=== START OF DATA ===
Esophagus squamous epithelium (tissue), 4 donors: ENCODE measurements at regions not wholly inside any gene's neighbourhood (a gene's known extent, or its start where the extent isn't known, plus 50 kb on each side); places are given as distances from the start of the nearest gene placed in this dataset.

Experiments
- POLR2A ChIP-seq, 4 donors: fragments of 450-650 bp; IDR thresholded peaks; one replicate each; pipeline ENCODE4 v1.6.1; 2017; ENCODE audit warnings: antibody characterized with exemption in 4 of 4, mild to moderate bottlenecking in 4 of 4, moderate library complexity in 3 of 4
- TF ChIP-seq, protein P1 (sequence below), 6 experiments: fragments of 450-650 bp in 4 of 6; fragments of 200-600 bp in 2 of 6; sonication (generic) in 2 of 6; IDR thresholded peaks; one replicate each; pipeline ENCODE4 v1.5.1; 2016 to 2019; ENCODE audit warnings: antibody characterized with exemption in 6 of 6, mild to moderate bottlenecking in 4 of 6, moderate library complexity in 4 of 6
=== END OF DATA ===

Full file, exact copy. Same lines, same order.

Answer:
Esophagus squamous epithelium (tissue), 4 donors: ENCODE measurements at regions not wholly inside any gene's neighbourhood (a gene's known extent, or its start where the extent isn't known, plus 50 kb on each side); places are given as distances from the start of the nearest gene placed in this dataset.

Experiments
- POLR2A ChIP-seq, 4 donors: fragments of 450-650 bp; IDR thresholded peaks; one replicate each; pipeline ENCODE4 v1.6.1; 2017; ENCODE audit warnings: antibody characterized with exemption in 4 of 4, mild to moderate bottlenecking in 4 of 4, moderate library complexity in 3 of 4
- TF ChIP-seq, protein P1 (sequence below), 6 experiments: fragments of 450-650 bp in 4 of 6; fragments of 200-600 bp in 2 of 6; sonication (generic) in 2 of 6; IDR thresholded peaks; one replicate each; pipeline ENCODE4 v1.5.1; 2016 to 2019; ENCODE audit warnings: antibody characterized with exemption in 6 of 6, mild to moderate bottlenecking in 4 of 6, moderate library complexity in 4 of 6